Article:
Formation and morphology of colloidal deposits in porous media
Wiesner, Mark R.
Doctor of Philosophy
The effects of physical parameters such as fluid velocity, particle size and influent particle concentration on the morphology of colloidal deposits, removal efficiency and head loss development in porous media are investigated. Monte Carlo (MC) simulations of colloid deposition on a one-dimensional permeable surface from a uniform flow field and on an impermeable one-dimensional surface in plane stagnation flow are performed. Simulation results indicate that (i) the morphology of the deposits formed in uniform flow field vary from open porous structure for small particles and low fluid velocities to compact structure with increase in particle size and fluid velocity and, (ii) the shape and structure of deposits formed in stagnation flow strongly depend on particle size and fluid velocity. At low velocities in stagnation flow, large particles form compact deposits while small particles form open porous structures. At high velocities, large particles form unstable pillar-like structure with fewer particles quickly building up the height of the deposit while smaller particles form fewer and more dense columns. Experimental observations of monodispersed latex particles filtered through a bed of spherical glass beads indicated that at high flow rates, influent particle concentration did not appear to have significant effect on the removal efficiency of the packed beds or on the head loss development as a function of retained particle mass. At low flow rates ($<$0.1 cm/sec), most of the head loss was observed to occur in the top section of the bed. At high flow rates, the particle deposition was relatively more uniform along the depth of the bed. The fractal dimensions of the deposits was observed to vary from 1.6 to 2.4 with increasing fluid velocity from 0.002 to 0.4 cm/sec. A window of low fractal dimensions was observed at intermediate flow rates (0.04-0.15 cm/sec). It is hypothesized that in this flow regime, deposits may have attained pillar-like structures, similar to those observed in simulations. The fractal dimensions of such columnar structures are expected to be low.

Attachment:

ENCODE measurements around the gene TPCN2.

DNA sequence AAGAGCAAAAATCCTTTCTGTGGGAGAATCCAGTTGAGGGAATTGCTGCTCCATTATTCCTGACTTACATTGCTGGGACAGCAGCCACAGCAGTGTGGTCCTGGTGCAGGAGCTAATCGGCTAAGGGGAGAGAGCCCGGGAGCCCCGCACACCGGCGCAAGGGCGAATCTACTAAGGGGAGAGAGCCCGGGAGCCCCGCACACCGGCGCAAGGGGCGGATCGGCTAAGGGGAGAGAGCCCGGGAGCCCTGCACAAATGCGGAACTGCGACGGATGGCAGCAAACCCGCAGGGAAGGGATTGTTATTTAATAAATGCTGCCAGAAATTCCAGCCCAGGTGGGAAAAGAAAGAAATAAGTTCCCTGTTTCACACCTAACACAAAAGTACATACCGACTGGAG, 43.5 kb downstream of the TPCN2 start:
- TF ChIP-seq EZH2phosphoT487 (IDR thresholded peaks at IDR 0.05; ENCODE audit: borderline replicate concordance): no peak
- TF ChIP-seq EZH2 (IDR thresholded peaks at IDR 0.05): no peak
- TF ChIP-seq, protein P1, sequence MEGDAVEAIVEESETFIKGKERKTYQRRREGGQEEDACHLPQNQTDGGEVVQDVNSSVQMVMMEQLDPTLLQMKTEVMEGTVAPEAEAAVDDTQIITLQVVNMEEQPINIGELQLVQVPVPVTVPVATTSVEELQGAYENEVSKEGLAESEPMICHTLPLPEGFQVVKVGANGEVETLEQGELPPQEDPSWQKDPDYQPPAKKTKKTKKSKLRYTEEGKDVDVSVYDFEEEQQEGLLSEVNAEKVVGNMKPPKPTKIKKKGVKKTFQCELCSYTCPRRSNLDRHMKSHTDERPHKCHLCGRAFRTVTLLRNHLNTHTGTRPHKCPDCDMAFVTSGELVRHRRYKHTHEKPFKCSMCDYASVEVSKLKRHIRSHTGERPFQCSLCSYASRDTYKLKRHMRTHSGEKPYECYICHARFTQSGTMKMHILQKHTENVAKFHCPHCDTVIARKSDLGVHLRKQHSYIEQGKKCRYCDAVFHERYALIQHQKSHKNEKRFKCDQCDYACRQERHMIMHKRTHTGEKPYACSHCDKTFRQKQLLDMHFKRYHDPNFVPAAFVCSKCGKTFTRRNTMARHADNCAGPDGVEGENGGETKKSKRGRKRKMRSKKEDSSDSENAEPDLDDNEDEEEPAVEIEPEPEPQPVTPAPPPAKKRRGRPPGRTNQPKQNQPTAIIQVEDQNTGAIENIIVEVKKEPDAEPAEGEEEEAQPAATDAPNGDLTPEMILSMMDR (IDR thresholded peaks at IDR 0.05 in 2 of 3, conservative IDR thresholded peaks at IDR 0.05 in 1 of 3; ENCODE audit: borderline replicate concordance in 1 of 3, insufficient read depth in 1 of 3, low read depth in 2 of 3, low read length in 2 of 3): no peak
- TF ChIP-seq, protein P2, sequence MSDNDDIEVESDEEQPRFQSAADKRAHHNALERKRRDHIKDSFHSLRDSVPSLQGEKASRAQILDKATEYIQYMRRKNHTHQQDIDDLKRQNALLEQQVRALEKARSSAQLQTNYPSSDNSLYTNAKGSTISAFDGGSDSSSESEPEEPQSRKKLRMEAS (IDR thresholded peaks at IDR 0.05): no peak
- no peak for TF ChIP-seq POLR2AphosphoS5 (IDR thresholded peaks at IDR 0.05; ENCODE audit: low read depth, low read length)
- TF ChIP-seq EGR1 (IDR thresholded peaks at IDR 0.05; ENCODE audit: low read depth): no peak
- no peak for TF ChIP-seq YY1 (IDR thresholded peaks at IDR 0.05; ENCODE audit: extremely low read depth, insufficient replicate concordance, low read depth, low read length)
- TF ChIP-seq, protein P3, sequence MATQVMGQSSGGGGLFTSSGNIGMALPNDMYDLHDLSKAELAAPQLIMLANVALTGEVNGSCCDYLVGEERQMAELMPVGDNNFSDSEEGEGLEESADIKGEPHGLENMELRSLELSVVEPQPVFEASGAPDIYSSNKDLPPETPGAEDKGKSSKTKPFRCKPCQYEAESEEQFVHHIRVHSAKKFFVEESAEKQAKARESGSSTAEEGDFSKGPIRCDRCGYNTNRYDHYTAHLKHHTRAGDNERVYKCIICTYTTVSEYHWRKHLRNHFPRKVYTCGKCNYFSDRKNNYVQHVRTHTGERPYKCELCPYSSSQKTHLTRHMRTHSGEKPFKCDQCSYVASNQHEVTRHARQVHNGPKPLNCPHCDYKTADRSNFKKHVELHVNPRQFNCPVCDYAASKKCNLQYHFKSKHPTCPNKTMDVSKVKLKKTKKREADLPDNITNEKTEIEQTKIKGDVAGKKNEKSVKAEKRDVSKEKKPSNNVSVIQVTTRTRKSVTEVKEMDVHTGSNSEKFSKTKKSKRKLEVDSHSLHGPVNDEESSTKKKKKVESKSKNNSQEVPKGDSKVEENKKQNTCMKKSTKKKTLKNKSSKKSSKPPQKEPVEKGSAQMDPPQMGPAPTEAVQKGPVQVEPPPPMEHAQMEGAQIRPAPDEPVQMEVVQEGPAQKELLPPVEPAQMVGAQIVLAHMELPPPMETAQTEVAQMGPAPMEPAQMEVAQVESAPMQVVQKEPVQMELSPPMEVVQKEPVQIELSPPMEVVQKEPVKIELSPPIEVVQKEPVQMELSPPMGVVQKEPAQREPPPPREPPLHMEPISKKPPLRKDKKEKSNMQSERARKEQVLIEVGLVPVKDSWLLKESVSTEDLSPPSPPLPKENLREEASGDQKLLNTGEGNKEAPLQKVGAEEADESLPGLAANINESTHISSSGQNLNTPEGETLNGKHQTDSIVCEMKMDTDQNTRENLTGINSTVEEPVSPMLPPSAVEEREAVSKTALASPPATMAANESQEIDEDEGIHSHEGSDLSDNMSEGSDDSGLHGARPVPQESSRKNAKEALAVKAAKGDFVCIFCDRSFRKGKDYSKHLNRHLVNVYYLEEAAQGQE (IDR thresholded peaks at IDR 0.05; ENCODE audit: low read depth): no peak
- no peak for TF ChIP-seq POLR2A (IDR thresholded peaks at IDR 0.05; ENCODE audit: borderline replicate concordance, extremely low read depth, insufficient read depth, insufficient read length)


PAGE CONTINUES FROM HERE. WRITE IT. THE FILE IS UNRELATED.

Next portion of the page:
Environmental science; Civil engineering; Chemical engineering